Blue Crush

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Blue Crush
Blue Crush Movie Poster.jpg
Theatrical release poster
Directed byJohn Stockwell
Produced byBrian Grazer
Screenplay byLizzy Weiss
John Stockwell
Story byLizzy Weiss
Based onThe Maui Surfer Girls
1998 Women Outside
by Susan Orlean[1][2]
StarringKate Bosworth
Michelle Rodriguez
Matthew Davis
Sanoe Lake
Mika Boorem
Music byPaul Haslinger
CinematographyDavid Hennings
Edited byEmma E. Hickox
Production
company
Distributed byUniversal Pictures
Release date
August 16, 2002
Running time
104 minutes
CountryUnited States
Germany
LanguageEnglish
Budget$25 million
Box office$55 million

Blue Crush is a 2002 sports film directed by John Stockwell and based on Susan Orlean's 1998 Outside magazine article "Life's Swell".[3] The film stars Kate Bosworth, Michelle Rodriguez, Sanoe Lake and Mika Boorem. It tells the story of three friends who have one passion: living the ultimate dream of surfing on Hawaii's famed North Shore.

Plot[edit]

Anne Marie (Kate Bosworth) and her 14-year-old sister, Penny (Mika Boorem), along with good friends Eden (Michelle Rodriguez) and Lena (Sanoe Lake), live in a small house on the North Shore. They all have been helping raise Anne Marie's young sister, ever since the mother took off to Las Vegas with a boyfriend.

While Penny is at school, Anne Marie, Eden, and Lena work as maids in a super-luxury resort hotel, but more important than that, they are surfers. Anne Marie rises every morning before dawn to train for a possible surfing comeback. As a child, she had been a rising star in women's surfing, until she suffered a near-fatal wipeout. This has temporarily halted her progress; now when she is in really big powerful surf, she has deep-seated fears of dying. Her friends, especially Eden, are encouraging her to try once again to become a professional surfer.

Anne Marie has been invited to join an upcoming surf competition at the famed North Shore surf spot, the very challenging Banzai Pipeline. If she can do well enough to gain the attention of a sponsor, it would lift her and her friends out of the near-poverty in which they live. As the Pipeline competition gets closer, Anne Marie struggles to keep her young sister Penny from running wild, and also tries to deal with her own personal issues.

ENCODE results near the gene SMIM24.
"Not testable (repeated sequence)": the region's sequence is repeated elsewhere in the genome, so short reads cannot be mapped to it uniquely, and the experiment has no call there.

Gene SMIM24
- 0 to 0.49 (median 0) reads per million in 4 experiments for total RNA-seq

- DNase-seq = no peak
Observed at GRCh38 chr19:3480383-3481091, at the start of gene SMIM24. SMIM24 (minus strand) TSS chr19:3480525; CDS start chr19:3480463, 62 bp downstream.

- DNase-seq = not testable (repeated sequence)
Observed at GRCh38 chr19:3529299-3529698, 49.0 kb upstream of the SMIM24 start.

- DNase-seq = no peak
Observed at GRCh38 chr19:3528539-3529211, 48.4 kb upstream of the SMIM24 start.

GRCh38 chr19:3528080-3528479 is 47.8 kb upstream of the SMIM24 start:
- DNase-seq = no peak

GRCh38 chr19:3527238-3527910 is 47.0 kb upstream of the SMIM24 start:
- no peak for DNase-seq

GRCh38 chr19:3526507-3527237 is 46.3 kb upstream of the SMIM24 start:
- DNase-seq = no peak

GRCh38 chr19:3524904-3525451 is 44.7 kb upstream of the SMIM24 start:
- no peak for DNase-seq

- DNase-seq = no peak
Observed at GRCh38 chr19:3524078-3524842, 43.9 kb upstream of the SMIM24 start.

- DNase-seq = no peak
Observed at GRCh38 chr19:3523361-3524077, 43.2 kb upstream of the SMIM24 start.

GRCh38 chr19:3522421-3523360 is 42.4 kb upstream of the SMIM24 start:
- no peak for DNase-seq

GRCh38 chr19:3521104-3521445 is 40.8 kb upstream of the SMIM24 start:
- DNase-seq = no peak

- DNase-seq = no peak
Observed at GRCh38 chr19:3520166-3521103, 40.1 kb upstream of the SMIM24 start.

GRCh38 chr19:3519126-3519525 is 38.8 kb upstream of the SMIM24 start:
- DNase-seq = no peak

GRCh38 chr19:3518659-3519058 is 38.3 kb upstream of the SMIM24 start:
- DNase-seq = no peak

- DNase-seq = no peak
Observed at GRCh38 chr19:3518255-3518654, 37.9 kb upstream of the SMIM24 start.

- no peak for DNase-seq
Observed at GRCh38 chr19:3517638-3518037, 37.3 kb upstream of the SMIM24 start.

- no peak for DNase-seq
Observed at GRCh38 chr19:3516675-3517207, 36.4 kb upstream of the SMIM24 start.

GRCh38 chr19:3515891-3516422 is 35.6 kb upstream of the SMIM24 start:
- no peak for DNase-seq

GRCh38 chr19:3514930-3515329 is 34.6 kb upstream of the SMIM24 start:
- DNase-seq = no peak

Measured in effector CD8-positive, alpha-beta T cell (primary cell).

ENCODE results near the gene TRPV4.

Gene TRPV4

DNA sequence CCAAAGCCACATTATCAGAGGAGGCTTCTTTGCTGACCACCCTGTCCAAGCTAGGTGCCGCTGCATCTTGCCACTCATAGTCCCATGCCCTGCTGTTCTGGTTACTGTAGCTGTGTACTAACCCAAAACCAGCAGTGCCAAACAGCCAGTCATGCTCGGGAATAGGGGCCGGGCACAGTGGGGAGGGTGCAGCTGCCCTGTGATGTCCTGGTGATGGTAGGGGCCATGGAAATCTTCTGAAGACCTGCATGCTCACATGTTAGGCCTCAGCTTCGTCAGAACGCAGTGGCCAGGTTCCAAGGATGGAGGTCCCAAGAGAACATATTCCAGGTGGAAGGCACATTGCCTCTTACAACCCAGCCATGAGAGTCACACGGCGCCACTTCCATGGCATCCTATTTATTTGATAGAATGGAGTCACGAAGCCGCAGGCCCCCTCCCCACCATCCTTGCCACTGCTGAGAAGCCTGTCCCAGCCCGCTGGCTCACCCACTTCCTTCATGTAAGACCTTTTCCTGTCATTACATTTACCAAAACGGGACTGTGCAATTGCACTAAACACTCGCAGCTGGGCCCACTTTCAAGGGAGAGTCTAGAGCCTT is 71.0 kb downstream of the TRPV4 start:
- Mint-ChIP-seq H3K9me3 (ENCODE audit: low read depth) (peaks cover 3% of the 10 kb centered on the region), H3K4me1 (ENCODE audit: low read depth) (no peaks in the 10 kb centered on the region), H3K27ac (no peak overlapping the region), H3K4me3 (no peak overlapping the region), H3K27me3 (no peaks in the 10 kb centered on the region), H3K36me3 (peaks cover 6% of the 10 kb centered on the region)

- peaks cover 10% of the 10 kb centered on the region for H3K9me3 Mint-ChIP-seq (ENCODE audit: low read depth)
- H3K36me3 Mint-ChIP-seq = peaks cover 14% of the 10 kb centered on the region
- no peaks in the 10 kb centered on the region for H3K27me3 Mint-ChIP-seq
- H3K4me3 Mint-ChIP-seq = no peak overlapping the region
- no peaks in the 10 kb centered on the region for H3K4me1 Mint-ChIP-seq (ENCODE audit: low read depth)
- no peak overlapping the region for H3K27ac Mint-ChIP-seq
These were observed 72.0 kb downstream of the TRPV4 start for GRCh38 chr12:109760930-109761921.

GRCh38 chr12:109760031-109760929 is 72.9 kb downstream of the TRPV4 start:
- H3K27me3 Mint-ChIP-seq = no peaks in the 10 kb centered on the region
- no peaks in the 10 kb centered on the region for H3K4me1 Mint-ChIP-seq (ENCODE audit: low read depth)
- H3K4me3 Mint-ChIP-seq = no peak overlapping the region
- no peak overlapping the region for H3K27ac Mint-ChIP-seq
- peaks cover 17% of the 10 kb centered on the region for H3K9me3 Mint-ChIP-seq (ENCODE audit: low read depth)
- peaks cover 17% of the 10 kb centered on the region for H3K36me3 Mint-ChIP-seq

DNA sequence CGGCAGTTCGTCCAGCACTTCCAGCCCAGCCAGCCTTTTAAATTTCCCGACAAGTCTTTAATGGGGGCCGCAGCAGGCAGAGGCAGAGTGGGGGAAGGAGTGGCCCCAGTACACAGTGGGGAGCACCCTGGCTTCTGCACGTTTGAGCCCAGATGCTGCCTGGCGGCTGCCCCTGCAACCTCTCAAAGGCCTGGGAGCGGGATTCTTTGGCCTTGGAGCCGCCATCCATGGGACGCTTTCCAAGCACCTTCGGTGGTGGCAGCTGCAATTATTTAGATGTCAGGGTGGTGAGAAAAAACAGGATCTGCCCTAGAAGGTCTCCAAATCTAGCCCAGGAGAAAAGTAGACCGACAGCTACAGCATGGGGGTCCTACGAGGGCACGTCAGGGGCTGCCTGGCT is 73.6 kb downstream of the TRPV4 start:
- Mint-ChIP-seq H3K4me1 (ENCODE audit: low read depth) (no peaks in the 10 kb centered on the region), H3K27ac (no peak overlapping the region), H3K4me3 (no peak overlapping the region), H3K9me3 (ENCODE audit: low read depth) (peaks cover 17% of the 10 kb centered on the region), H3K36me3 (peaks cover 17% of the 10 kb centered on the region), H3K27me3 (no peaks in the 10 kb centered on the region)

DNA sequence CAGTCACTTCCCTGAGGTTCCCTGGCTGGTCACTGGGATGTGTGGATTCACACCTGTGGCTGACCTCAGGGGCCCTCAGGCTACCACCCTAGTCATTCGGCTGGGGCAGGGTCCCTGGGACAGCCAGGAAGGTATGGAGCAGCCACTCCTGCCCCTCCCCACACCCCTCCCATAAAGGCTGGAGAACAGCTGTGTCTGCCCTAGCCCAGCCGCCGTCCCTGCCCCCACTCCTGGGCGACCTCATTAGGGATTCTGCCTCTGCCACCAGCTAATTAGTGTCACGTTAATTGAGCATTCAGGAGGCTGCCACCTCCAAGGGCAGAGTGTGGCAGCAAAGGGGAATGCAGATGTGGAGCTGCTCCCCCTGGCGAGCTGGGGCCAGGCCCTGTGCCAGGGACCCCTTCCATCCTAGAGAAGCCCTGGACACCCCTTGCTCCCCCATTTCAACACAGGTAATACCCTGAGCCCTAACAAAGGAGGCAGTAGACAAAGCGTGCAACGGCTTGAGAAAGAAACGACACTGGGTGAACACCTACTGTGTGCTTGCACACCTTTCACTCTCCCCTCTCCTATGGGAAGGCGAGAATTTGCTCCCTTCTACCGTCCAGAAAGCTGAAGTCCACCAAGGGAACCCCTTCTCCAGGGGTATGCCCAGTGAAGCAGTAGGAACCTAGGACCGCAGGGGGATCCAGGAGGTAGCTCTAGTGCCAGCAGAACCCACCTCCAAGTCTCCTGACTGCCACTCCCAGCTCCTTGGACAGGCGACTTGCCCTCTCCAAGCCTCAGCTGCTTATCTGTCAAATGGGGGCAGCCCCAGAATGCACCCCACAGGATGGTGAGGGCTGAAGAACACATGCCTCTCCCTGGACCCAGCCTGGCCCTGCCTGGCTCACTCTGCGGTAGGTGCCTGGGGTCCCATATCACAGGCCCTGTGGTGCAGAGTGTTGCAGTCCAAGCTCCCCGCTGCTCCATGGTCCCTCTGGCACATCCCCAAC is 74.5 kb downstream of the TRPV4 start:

At work at the hotel, Anne Marie catches the eye of Matt Tollman (Matthew Davis), a National Football League quarterback who is in Hawaii for the Pro Bowl (it is hinted that he plays for the Minnesota Vikings). Matt is instantly attracted to the surfer. After a few encounters, Matt says he wants to learn to surf, and Anne Marie agrees to teach him, and several of his rowdy teammates, to surf for $150 per hour, with Lena, Eden, and Penny also acting as coaches. When Anne Marie goes to Matt's hotel room to pick up the money, they kiss, but a call comes in. Anne Marie asks if it is Matt's wife, but he explains it is his niece. Later they sleep together.

Anne Marie's acceptance of a non-Hawaiian as her boyfriend causes friction between her and some of the young male surfers on the North Shore. Eden points out to Anne Marie that her current interest in Matt has weakened her commitment to training for the Pipeline contest. Anne Marie overhears very demeaning comments about herself from some of the other football players' wives and girlfriends who are also staying at the hotel.

Anne Marie confronts Matt about their situation. She soon resolves to step up her game, as she finally commits herself to the Pipeline Masters. On the day of Pipeline, Anne Marie wipes out during her first heat, but she advances to the next heat after narrowly beating pro surfer Kate Skarratt. She is shaken, but Matt tells her how he failed in his first game as an NFL quarterback, and this helps her get control of her wavering confidence.